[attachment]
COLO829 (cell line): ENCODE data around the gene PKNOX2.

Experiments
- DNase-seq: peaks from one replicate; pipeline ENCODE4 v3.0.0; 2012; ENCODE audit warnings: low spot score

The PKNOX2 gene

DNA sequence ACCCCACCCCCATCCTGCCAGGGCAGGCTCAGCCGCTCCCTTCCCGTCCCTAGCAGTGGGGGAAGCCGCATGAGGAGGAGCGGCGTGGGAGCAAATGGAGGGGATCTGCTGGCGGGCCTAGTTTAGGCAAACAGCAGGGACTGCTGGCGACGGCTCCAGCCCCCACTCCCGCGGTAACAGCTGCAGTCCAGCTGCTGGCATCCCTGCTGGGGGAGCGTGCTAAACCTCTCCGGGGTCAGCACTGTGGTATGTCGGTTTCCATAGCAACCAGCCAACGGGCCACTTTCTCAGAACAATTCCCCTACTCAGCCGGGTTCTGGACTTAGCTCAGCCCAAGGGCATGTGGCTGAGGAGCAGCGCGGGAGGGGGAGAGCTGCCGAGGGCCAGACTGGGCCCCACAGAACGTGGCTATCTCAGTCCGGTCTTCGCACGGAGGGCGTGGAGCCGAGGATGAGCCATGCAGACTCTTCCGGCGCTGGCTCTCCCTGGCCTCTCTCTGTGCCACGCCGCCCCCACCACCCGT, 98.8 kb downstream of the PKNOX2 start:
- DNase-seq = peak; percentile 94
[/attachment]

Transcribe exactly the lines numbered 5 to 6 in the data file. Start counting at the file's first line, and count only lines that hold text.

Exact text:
DNA sequence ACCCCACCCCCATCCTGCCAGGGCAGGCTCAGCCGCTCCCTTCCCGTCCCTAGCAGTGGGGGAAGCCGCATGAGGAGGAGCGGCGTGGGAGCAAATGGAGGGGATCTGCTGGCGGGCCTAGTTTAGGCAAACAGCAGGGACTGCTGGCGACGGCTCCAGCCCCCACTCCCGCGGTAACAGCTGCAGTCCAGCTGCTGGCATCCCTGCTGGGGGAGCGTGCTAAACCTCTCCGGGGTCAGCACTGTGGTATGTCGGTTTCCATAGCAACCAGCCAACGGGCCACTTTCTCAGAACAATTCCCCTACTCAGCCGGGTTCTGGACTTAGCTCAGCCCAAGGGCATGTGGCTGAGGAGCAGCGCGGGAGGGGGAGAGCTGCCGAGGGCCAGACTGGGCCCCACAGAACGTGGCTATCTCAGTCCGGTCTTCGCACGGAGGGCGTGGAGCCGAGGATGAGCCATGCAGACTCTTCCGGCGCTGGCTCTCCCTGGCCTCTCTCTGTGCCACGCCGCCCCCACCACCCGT, 98.8 kb downstream of the PKNOX2 start:
- DNase-seq = peak; percentile 94